“Saw it on Instagram”
The frequency at which that phrase is being used when discussing a recently purchased product has been steadily increasing over the last several years, but with people spending more time on devices and social platforms making it easier to shop every day, the trend raises important questions for brands looking to optimize their customer experience. So what does social commerce mean for retail moving forward?
Social commerce generally refers to shopping through social media, but as the platforms have advanced and competed for more of consumers' time, social commerce has shifted from allowing shoppers to discover products through social media, to being able to purchase them without ever leaving the platform. Where third party curation apps such as LikeToKnowIt have dominated over the last several years, new features built into the platform are now taking center stage.
Instagram in particular has been a focal point in the discussion around social commerce, given its highly visual nature and the concentration of brands and personalities that have leveraged the platform’s reach to gain recognition.
In addition to a dedicated shopping tab (which was moved to where the notifications button used to be), Instagram has rolled out features such as Shoppable Feeds, Instagram Checkout, and most recently Shoppable Reels. These features are open to not only brands, but creators who are sponsored by or partner with brands, which encourages creators to regularly appear and contribute on Instagram, increasing the amount of time (and dollars) that their followers spend within the platform.
Instagram is not alone in stepping up their commerce game. TikTok and Snapchat have also taken advantage of consumer’s interest in social shopping. TikTok’s partnership with Shopify, which launched in the fall of 2020, gives merchants the ability to control, view, and optimize their marketing campaigns within the platform from their Shopify dashboard, while also gaining insights into viewer’s shopping behaviors on their site. While the Shopify partnership does not currently allow for a fully in app purchase, the expectation is that this will eventually be a reality, similar to the platform’s shoppable livestream with Walmart in December 2020.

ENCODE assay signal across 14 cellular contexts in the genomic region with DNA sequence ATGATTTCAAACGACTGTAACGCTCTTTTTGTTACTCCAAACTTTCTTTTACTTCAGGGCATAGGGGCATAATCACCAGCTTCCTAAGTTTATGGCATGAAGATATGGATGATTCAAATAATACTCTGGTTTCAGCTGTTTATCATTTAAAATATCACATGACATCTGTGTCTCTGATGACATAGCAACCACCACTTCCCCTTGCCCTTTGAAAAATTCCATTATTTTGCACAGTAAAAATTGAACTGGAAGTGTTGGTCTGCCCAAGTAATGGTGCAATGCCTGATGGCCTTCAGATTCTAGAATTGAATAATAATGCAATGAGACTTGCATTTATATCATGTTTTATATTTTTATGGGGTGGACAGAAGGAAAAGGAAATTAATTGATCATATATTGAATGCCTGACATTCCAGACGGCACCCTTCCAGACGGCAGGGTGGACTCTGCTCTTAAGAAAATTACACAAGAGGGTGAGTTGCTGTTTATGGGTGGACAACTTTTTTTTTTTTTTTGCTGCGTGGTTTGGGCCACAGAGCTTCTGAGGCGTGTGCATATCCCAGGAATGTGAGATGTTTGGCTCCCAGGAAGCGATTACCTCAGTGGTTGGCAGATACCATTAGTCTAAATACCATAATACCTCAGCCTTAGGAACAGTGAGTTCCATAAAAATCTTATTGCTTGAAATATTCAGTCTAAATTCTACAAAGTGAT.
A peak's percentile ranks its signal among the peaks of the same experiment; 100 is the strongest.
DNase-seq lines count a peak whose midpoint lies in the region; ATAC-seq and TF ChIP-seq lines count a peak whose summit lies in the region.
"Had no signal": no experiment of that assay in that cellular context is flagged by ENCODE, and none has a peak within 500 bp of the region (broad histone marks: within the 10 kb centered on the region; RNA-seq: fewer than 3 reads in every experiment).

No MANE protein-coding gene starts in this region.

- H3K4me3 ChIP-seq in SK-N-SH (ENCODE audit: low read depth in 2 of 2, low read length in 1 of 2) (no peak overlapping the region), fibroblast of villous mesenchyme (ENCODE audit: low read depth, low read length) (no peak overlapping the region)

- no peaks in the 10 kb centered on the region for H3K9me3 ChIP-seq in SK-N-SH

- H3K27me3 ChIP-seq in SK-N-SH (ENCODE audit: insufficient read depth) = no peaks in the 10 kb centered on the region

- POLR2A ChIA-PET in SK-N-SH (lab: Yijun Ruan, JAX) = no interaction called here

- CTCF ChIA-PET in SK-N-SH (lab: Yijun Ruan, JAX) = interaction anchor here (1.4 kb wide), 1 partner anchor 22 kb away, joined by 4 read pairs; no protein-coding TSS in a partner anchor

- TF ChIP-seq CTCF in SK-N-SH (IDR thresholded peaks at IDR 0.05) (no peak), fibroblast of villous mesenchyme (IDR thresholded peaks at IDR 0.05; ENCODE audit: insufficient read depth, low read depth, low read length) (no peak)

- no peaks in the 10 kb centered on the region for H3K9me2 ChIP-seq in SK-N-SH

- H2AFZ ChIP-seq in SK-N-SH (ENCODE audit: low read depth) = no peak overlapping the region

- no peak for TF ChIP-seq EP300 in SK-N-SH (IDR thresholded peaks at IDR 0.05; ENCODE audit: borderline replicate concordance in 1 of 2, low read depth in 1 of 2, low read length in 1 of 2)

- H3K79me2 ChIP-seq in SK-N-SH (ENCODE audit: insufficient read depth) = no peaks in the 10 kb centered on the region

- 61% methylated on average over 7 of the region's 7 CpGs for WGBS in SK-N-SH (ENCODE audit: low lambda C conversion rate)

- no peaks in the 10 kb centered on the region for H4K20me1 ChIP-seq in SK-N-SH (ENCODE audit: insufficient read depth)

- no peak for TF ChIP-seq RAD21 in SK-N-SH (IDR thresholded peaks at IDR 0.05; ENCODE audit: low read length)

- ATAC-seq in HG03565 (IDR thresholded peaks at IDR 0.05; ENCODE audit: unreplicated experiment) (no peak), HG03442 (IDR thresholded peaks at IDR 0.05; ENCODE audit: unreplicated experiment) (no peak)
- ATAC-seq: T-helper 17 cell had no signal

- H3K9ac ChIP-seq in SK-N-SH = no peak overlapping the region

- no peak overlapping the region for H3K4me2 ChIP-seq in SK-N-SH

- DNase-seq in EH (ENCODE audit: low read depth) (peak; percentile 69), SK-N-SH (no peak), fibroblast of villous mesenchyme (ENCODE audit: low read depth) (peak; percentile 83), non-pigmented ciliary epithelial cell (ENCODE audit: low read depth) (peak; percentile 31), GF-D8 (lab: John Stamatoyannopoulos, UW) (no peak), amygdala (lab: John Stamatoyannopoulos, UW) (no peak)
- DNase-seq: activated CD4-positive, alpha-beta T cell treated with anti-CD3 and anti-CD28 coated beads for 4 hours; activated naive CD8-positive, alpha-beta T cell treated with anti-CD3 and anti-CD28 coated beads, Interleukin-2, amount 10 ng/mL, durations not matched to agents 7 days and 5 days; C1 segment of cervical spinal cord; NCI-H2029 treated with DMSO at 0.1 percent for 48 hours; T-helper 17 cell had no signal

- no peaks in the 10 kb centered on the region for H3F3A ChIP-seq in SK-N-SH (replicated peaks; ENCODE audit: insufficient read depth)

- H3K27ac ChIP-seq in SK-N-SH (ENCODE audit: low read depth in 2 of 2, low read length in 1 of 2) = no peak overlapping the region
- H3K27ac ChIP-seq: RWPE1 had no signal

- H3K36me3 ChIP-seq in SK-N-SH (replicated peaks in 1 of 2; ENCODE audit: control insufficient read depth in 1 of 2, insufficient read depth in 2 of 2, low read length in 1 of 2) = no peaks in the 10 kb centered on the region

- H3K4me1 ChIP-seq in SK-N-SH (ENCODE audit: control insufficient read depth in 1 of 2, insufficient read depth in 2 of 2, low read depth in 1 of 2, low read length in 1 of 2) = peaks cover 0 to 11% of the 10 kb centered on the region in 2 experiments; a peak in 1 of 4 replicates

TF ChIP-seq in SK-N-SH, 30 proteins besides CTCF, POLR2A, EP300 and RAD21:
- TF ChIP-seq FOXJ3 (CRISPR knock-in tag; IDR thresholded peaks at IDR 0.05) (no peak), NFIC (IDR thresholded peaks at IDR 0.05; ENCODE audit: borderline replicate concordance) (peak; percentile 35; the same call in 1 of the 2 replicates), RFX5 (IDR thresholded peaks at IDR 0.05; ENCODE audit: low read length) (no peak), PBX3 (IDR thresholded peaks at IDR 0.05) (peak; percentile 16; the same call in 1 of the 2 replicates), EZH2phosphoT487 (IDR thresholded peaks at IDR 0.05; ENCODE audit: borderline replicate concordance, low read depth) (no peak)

Beyond the streamlined experience of shoppable posts and videos, new technology has allowed platforms to take a step further in creating a better shopping experience for consumers on social. Snapchat’s AR based Lenses have grown up since their launch, shifting from a fun way to send your friend a goofy picture to a viable business tool leveraged by major brands. Shoppable AR on Snapchat started as a trial with Gucci in June 2021, but has since seen partnerships with brands such as IKEA and American Eagle. With a roster of brands that range from Dior to Walmart already using their other shoppable features, it appears that Snapchat is well positioned to become a leader in shoppable augmented reality.
Other platforms that have ventured into augmented reality for shopping include Pinterest and Instagram. The biggest advantage for Snapchat’s AR capabilities is the fact that the user base of the platform is well versed in using Lenses and other AR features in the platform, whereas users on other platforms must be educated on the availability and functionality of AR features within the apps. With 71% of shoppers surveyed indicating that they would shop more often as a result of AR shopping capabilities, brands and platforms are keen to offer these options to buyers.
The availability of interactive shopping features within a platform present exciting new opportunities for brands, but are the consumers as interested in social commerce as brands? The data would indicate yes; research from eMarketer and Insider Intelligence expects social commerce to drive $36 billion in retail sales in 2021, accounting for over 4% of all retail ecommerce sales.
Increasing reliance on ecommerce and consumer preferences for convenient, streamlined purchase experiences mean that brands cannot ignore the opportunities presented in social commerce, particularly if they operate within an industry that lends itself to highly visual content and social currency. While apparel and beauty are some of the largest competitors finding traction in social commerce, verticals such as sporting goods, furniture, and even experiences can drive significant value through social commerce.
Shifts in consumer behavior and demands have dictated that brands quickly and effectively deliver ecommerce experiences that impress and excite buyers. Social commerce acts as a catalyst for meeting shopper expectations by removing friction from the buying process; however brands must also be mindful of how they execute through social media and ensure that the quality of experience matches their brand and its associated shopping options.
High quality visuals and accurate product depictions are essential to providing a satisfactory buying experience. The thrill and interest generated by the ability to shop in 3D and augmented reality will be counteracted if the product that arrives after purchase does not match what the consumer viewed. To ensure a consistent and quality experience across all shopping channels, brands
need to find and work with partners who are able to bring their products to life online in truly representative product visuals that function seamlessly within the platforms they are deployed on.
Social shopping has become a regular part of consumers’ purchase habits and is expected to significantly increase as the larger ecommerce ecosystem expands and improves. Brands now have an opportunity to be an impactful player in emerging markets and set the example for how these commerce channels will shape retail for years to come.
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